George Westinghouse was a gutsy child who showed great promise in the area of innovation and businesses from an early age and grew up to become one of the most influential and talented engineers, inventors and entrepreneurs of modern times.
Westinghouse was born in 1846 in Central Bridge, New York, the son of Emeline Vedder and George Westinghouse, Sr., a machine shop owner. When he was only 15, the Civil War broke out and so he enlisted the New York National Guard. After serving and briefly attending college, Westinghouse returned to his father’s shop where, he created his first invention at the age of 19, a rotary steam engine, which he eventually patented. One of his most famous creations was developed that same year and it was a device to help derailed train carts be placed back on the track.
George Westinghouse continued working with trains and after witnessing a wreck in which both machinists were unable to stop their engines using their existing breaks, he came up with a railroad braking system using compressed air. Westinghouse patented his innovative brake system on October 28, 1873.
The correct distribution of natural gas was another area in which Westinghouse applied himself; his ideas were the basis for founding a company to distribute gas in the Pittsburgh area. The knowledge he gained from working with gas distribution pointed him in the direction of finding a better way to distribute electric current.
One of the problems with Thomas Edison’s Direct Current DC network was its inability to transmit power over distances over a mile. Westinghouse hired physicist William Stanley to begin working on his own version of a DC lighting system, but later he became aware of the new European AC systems and the possibility they offered to ramp up power in order to transmit it over longer distances with the use of transformers. AC power became a way for Westinghouse to realize his vision of providing power to cities with more dispersed population and to reach a greater economies of scale.
Westinghouse ideas were met with fierce opposition, mainly from Thomas Edison who went to great lengths to prove that AC systems were extremely dangerous. Edison went as far as beginning a public media campaign to show the inherent dangers of AC systems and even tried to have legislation enacted in many states to limit power transmission voltages. An electrical consultant named Harold P. Brown was instrumental into making sure AC would be used in powering the newly developed electric chair, further trying to prove that Westinghouse’s system proved to be a danger to the people and thus adding more fuel to the fire of what was known as the “War of the Currents” between Edison and Westinghouse.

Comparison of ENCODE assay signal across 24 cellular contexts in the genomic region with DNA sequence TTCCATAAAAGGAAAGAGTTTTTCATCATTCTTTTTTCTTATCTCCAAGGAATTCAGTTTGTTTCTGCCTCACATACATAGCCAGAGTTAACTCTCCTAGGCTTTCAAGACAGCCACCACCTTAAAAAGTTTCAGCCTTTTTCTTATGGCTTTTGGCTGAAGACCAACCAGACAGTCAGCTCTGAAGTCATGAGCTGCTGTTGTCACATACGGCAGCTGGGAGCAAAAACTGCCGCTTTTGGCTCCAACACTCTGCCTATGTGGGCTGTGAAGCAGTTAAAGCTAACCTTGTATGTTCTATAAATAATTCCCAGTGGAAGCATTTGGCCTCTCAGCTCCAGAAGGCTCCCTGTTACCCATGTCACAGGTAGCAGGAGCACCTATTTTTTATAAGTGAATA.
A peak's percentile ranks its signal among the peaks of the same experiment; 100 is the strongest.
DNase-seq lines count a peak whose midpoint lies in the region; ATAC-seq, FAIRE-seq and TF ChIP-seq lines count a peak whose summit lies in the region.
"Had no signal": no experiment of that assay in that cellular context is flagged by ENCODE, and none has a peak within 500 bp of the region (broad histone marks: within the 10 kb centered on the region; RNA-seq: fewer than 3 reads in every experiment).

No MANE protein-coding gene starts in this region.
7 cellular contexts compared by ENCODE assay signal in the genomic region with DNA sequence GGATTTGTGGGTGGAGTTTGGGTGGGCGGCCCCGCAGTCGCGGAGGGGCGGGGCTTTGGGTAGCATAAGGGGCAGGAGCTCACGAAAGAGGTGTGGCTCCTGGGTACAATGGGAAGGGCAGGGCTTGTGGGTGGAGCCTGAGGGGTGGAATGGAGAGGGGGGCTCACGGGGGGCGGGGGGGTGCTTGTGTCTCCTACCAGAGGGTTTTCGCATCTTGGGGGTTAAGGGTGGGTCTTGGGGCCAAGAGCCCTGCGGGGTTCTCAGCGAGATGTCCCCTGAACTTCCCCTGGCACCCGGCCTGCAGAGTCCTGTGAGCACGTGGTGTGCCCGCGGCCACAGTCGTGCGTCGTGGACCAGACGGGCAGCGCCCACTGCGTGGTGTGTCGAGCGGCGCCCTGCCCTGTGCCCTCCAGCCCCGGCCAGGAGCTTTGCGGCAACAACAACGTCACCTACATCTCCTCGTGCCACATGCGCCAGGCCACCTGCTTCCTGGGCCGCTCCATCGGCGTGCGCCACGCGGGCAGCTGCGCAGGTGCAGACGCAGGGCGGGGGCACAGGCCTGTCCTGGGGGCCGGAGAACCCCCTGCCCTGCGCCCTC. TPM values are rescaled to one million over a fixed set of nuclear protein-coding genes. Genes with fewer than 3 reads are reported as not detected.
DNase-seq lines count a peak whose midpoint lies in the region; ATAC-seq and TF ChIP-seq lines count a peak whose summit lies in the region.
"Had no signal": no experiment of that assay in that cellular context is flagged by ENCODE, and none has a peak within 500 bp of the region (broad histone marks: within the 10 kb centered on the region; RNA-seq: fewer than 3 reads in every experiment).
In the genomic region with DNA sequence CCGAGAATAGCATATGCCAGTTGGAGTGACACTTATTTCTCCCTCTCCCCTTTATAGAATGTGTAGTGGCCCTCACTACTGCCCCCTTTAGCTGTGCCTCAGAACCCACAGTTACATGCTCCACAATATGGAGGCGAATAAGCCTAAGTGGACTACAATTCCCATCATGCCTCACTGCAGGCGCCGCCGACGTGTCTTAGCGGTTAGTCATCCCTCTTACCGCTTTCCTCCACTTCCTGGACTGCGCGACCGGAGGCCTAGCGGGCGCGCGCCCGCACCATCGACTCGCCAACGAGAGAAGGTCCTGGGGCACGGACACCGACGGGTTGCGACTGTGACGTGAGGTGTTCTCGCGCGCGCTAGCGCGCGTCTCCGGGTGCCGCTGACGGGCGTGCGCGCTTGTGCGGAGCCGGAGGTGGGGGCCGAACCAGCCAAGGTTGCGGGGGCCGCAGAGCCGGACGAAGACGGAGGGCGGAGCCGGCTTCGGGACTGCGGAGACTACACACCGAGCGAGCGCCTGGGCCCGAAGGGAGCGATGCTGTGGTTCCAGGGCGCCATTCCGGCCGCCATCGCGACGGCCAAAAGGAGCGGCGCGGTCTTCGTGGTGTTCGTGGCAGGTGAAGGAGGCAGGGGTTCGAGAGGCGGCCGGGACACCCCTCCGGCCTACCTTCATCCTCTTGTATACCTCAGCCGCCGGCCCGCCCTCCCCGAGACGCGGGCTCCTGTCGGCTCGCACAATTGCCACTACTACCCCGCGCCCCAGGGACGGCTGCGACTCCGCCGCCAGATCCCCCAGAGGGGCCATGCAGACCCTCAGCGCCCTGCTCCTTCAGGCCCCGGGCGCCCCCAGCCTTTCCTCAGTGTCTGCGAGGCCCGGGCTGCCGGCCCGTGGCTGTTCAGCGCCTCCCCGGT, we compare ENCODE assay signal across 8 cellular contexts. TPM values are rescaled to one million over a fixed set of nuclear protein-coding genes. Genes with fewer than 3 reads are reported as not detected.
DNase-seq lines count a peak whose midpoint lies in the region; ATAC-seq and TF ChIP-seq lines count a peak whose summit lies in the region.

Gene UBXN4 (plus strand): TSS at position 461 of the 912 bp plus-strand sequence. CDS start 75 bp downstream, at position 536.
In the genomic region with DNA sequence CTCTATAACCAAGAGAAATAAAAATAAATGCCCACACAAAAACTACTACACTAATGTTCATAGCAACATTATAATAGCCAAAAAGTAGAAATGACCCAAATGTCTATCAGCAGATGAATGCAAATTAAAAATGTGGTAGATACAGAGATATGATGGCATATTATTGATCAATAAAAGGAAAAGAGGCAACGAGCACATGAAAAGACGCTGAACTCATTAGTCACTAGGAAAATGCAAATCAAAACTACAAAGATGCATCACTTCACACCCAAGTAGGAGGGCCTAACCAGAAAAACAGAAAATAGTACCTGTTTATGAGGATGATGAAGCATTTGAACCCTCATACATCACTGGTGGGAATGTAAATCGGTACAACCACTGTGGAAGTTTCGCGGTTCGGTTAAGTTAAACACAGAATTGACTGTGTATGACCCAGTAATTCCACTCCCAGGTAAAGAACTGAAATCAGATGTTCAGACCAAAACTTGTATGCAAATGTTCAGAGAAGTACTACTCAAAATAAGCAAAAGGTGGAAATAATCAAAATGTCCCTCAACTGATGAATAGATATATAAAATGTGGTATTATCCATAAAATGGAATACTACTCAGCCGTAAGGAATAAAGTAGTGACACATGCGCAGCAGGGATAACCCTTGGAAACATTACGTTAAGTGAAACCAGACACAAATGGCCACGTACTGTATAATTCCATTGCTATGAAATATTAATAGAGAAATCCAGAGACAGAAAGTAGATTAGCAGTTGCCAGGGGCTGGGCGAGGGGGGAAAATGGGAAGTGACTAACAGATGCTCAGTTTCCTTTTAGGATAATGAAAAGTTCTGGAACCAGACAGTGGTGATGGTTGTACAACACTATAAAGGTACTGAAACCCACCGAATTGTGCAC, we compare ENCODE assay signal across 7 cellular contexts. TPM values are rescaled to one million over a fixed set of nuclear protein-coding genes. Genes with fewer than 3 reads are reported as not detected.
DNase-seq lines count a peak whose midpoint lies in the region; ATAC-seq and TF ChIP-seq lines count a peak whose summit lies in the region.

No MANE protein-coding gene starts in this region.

The feud would end with financiers, such as J. P. Morgan, taking Edison Electric towards AC. The Edison Machine Works started pursuing AC development in 1890 and by 1892, Thomas Edison was no longer in control of his own company as it merged with Thomson-Houston Electric Company into General Electric.
Westinghouse was able to show that they could build a complete AC system at the Columbian Exposition and this was key getting the contract for building a two-phase AC generating system, the Adams Power Plant, at Niagara Falls in 1895.
Westinghouse pursued other projects as well, like forming the Duquesne Mining & Reduction Company after purchasing some mining claims in the Patagonia Mountains in Arizona.
However, as the AC networks continued to expand Westinghouse turned his attention to electrical power production. In 1898 he demonstrated a 300 kilowatt unit, replacing reciprocating engines in his air-brake factory. Shortly after that, he installed a 1.5-megawatt, 1,200-rpm unit for the Hartford Electric Light Company. Further advancement and research in this ideas lead to devising an automatic alignment system that made turbine power practical for maritime turbine propulsion of large vessels.
Westinghouse remained productive and inventive almost all his life. He was acclaimed in his time as the “greatest living engineer,” and was accorded numerous honors in the U.S. and abroad, even after his death on March 12, 1914. One the finest tribute of all may have come from inventor Nikola Tesla whose patents were acquired by Westinghouse and gave the company its early leadership in electric power developments and were also in part responsible for winning the contract to install the first power machinery at Niagara Falls. Tesla said: “George Westinghouse was, in my opinion, the only man on this globe who could take my alternating-current system under the circumstances then existing and win the battle against prejudice and money power. He was one of the world’s true noblemen, of whom America may well be proud and to whom humanity owes an immense debt of gratitude.”